I have heard this response from many people I know and I’d like to explain what’s wrong with it. Yes, it’s fiction. But Dan Brown himself has come out publicly and said that within the story, he intends to challenge the historical account of Christ as well as that of Scripture itself by asking, “How do we know any of the things said of Christ are true?” Hmm, that’s a big problem to me, and it’s coming from the author himself. And what a better way to do that in the form of fictional, conspiratorial entertainment that captivates the average American. He has found quite a platform to launch his real agenda.

The story itself is fiction, it never happened, yes. Any “in-your-face” unbeliever must admit that, if they know anything concerning Christianity. It’s really an intriguing story and from what I’ve heard a real page turner. But what Dan Brown does within the fictional story is raises the question, “How can we possibly know if Scripture is breathed out by God, and if that’s the case, how do we know if anything is historically correct about who Christ actually was? If there are 80 other gospels that were written back in the early church, but only 4 were accepted in the canon of Scripture, how can we know if those gospels are accurate in any manner?” One of the big problems is that Dan Brown knows more historical information concerning the early church than most people, and specifically more than most Christians (though he’s dead wrong on about half of it, and it can be proven). He then takes that information and twists it with absolute historical lies in an attempt to paint a picture of the early church that is dead wrong.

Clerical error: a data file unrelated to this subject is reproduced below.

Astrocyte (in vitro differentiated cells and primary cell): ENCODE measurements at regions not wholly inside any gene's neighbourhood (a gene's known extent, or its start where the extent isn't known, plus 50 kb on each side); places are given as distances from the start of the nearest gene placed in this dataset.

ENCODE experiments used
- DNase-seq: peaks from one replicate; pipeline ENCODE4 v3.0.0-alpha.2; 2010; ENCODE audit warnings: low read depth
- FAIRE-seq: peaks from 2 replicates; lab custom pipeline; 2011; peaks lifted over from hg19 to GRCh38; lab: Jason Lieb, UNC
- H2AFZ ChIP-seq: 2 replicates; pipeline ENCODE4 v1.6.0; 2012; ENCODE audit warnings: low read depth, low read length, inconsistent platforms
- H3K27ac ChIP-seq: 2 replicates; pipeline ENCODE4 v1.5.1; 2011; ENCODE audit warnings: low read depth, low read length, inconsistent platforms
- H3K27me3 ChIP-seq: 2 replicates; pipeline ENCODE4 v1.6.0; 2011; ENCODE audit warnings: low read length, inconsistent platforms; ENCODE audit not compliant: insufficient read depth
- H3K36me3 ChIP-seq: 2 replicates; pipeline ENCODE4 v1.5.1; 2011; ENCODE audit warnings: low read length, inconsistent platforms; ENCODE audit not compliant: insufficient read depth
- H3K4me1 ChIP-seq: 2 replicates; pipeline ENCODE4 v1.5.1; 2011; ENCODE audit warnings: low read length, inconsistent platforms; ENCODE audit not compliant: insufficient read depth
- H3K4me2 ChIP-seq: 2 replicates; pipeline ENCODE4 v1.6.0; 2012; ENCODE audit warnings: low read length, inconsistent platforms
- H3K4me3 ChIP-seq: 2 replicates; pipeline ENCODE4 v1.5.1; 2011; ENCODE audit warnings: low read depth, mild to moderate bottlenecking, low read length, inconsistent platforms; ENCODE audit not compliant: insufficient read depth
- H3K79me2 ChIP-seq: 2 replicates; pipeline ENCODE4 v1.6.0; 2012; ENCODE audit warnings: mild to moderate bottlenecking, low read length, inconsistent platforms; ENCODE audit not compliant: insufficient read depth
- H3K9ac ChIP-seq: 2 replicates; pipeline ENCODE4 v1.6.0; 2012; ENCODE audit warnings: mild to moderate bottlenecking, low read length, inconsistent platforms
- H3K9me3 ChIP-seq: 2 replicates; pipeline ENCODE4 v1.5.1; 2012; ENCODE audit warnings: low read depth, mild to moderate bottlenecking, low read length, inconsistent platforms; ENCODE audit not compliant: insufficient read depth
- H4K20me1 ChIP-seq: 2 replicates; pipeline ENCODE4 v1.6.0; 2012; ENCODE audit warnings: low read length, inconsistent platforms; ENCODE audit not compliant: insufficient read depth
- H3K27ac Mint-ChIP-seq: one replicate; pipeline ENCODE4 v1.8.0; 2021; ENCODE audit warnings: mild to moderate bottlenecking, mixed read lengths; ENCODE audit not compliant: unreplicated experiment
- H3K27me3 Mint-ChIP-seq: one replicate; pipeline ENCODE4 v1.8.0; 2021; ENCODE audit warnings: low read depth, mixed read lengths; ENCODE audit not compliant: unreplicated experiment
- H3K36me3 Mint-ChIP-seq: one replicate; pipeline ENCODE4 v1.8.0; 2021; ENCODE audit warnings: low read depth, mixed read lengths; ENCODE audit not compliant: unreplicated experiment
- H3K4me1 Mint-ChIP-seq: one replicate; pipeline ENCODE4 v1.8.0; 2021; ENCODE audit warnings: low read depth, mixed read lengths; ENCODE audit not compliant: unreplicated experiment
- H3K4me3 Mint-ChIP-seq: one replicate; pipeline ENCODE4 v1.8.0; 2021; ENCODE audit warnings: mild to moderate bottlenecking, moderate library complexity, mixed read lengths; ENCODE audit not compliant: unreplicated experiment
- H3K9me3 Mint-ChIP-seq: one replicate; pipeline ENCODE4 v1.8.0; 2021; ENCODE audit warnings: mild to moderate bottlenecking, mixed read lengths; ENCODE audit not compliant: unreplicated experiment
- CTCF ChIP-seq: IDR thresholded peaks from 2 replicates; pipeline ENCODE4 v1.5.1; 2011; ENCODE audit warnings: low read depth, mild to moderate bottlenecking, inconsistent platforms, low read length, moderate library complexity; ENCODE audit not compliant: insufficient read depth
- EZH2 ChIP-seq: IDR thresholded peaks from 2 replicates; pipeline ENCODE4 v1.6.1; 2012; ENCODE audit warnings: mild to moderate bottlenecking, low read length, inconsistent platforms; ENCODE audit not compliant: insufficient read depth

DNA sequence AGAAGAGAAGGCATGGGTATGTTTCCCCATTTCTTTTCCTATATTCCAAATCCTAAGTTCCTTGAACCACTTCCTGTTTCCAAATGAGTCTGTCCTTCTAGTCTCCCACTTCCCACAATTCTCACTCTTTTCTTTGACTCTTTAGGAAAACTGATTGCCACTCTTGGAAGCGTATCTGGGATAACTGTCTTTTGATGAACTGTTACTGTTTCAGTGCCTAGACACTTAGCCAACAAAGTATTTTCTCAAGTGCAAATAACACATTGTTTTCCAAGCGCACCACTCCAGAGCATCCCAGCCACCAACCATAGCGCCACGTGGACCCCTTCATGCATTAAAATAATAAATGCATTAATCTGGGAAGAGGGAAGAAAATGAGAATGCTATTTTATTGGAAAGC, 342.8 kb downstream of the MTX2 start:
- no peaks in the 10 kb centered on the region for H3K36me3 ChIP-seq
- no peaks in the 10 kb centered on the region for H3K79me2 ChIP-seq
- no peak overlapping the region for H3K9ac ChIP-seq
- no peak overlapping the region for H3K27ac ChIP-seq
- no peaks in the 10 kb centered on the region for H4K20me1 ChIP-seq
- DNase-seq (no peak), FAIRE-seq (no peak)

The danger of this book is not that people will believe the fictional story actually happened (those who do are missing his main point any way), but rather the danger is that Brown raises questions about the truthfulness of Christianity altogether, and he knows the average American Christian cannot answer the questions that unbelievers will now be raising (which sadly, in my personal estimation, is true). The positive aspect about these questions being raised is that I believe it will separate out those who are the faithful of Christ from those who are frauds. It will separate the sheep from the goats, basically, because much of modern day Christianity has been blurred with the ways of the world because of the passive, watered-down, culture-friendly preaching by pastors within much of the church. We must return to and know how to defend the 5-Solas of the Reformation: Salvation is by Grace Alone, through Faith Alone, in Christ Alone, infallibly revealed in Scripture Alone, all for the Glory of God Alone.

Persecution is good for the church, mainly because it purifies her and makes her holy, sets her apart from the world and it’s ways, and exposes those who do not truly believe within the church, that they may be shown for what they are. Could it shake the faith of some unestablished believer’s? Sure it could. But it will challenge them to know why they believe what they believe, and thus get them established in their faith, that they may know that the roots of their salvation are in God alone and His Son’s work on the cross to bring them back to life from spiritual death … And that they may know that God has revealed Himself through the Scriptures alone and that what has been canonized as Scripture has been breathed out by God Himself through the pens of His people.